Over the past two weeks, nearly 100,000 public and private-sector senior officials, negotiators, and executives along with NGO and climate leaders have descended upon Dubai, UAE to attend the annual United Nations Climate Conference: COP28.While this year’s convening drew quite a bit of skepticism given the COP28 President Sultan al-Jaber and the UAE’s deep ties to the fossil fuels industry, the conference drew record-breaking number of private sector attendees and kicked off with a first-ever Business & Philanthropy Climate Forum held during the first two days to foster better cross-sectoral progress towards achieving climate and nature goals.
Framing the agenda for this year’s COP is the first global stocktake of the Paris accord, which was set to review progress since the accord was signed and make recommendations for the next round of national climate plans, which governments must submit to the U.N. next year. A technical analysis for the stocktake published in September offered a downbeat assessment: There has been some progress since 2015, but governments are far from meeting the Paris agreement’s temperature targets.
With the stocktake in mind, several highly anticipated commitments and agreements were accomplished during this COP convening, including over $85B of financial pledges spanning across the design of the Loss and Damage Fund; an update to and progress on the Global Methane Pledge; a framework for voluntary carbon markets; and the establishment of a Global Climate Finance Framework that offers innovative ways to further unlock the climate finance necessary to combat the climate crisis, to highlight a few. Furthermore, for the first time in COP history, the reference to “fossil fuels” was included in the final agreed upon Global Stocktake text. While the text lacks a specific commitment to either phase out or phase down fossil fuels, contrary to the calls from numerous countries, civil society groups, and scientists, it calls on countries to continue to contribute to the just transition away from fossil fuels.
That said, more than ever before, this COP made clear that corporations will continue to play a pivotal role in providing capital to close the financing gap, delivering market signals, and driving innovation to make net zero a reality. Over the two weeks, a record number of companies showed up in Dubai to demonstrate the concrete steps they are taking to address previously intractable problems like eliminating methane emissions, supporting nature-based solutions, investing in resilience and adaptation, leaning into emerging technologies and new solutions, and publishing clear and verifiable net zero transition plans, and identify allies and partners needed to help them on their transition.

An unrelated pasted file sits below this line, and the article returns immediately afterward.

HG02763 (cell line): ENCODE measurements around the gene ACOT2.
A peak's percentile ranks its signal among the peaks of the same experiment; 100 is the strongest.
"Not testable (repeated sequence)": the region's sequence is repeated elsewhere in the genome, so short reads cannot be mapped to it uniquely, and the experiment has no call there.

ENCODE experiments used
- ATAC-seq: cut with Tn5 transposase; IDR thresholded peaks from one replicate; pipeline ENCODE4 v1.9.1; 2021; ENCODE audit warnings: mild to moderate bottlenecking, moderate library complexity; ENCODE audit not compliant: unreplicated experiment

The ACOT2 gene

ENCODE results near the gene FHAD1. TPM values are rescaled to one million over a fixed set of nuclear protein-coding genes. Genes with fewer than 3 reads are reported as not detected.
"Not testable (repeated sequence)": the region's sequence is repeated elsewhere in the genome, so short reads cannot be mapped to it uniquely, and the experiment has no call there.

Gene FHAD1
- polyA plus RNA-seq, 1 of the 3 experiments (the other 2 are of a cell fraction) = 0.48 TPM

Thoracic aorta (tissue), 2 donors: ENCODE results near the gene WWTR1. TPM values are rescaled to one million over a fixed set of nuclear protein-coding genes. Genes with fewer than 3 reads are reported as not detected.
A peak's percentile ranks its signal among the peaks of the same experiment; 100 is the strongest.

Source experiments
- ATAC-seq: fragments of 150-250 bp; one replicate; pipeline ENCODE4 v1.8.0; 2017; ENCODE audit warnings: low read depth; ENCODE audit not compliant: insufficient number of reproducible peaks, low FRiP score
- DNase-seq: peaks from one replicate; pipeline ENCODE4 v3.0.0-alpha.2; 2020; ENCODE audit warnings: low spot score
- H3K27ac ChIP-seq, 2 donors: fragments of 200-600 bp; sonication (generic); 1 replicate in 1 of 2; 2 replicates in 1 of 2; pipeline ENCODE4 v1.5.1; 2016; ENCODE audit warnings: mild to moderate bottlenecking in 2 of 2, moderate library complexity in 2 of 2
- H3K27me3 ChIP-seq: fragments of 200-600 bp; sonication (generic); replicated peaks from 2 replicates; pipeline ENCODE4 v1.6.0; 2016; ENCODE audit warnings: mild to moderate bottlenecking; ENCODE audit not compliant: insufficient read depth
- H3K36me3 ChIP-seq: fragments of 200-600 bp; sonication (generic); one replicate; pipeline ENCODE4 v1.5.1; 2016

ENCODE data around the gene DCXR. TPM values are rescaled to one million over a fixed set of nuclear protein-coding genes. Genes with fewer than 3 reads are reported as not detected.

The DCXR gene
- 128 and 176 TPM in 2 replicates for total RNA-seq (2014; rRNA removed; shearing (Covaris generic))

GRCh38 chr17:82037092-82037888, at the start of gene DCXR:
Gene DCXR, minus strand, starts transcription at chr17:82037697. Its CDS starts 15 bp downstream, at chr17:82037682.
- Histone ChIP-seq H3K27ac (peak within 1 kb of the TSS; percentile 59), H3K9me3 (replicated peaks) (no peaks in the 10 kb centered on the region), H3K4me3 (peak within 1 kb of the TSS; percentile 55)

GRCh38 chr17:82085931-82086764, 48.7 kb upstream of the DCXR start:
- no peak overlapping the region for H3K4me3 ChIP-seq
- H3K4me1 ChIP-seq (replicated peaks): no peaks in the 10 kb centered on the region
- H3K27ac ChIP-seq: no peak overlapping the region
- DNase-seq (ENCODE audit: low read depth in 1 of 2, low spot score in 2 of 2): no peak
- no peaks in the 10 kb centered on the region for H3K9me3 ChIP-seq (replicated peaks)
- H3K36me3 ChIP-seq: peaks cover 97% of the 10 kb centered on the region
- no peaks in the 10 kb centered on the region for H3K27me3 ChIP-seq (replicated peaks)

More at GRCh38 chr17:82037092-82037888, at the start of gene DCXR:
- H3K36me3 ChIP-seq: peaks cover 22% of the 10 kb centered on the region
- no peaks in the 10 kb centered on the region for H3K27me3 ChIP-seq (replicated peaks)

In terms of key takeaways for the private sector going forward, this COP demonstrated that organizations that are dedicated to, aligned with and are executing on their voluntary commitments will continue to be showcased and identified as industry leaders to the benefit of their business. On the other hand, those who are lagging and/or not taking the necessary steps to transition their operations and business to a low-carbon economy are finding it harder to maintain the status quo and, in some cases, are being publicly blasted by senior public officials for their inaction.
Lastly, the COP28 Presidency announced that Azerbaijan will host COP29; a decision that did not come lightly as Climate Convention diplomacy was directly inserted into Eastern European geopolitics. Over the weekend, Russia intentionally blocked COP29 hosting applicants (Azerbaijan and Armenia, with Bulgaria and Serbia having shown some interest) — branding all as insufficiently “neutral.” However, in a somewhat surprising move, with potentially positive peace implications beyond climate matters (calming tensions around the Nagoro-Karabakh conflict), Armenia decided to back Azerbaijan’s bid to host the next COP and in doing so withdrew its own bid. In exchange, Azerbaijan agreed to support Armenia representing the Eastern European region within the Climate Convention’s management bureau as well as some other unstated deals between the warring countries and Russia.
SUMMARY OF KEY COP28 ANNOUNCEMENTS
Loss and Damage Fund: An agreement was met on the Loss and Damage Fund, designed, and structured to assist the world’s most vulnerable and poorest communities to aid in payment for the irreversible impacts of climate change, with the most recent tally of the fund pledge is now at $792M. The fund will sit under the World Bank, who will serve as the interim trustee for the first four years. Developing countries have continuously argued that positioning the World Bank, whose presidents are appointed by the U.S., would give those countries that donate into the fund a significant influence over it and would ultimately result in higher fees for those countries receiving funds. Given so, the jury is still out on the Bank’s ability to restructure internally to be able to appropriately manage and deploy the fund. While $700M may appear to be a great deal of money, it is equal to less than 0.2% of the annual irreversible economic and non-economic losses experienced by developing countries due to global warming. Given its current pledge levels, the fund’s capability to issue sizeable grants to emerging communities that can offer meaningful impact instead of loans and without a long-term funding mechanism in place is highly unlikely.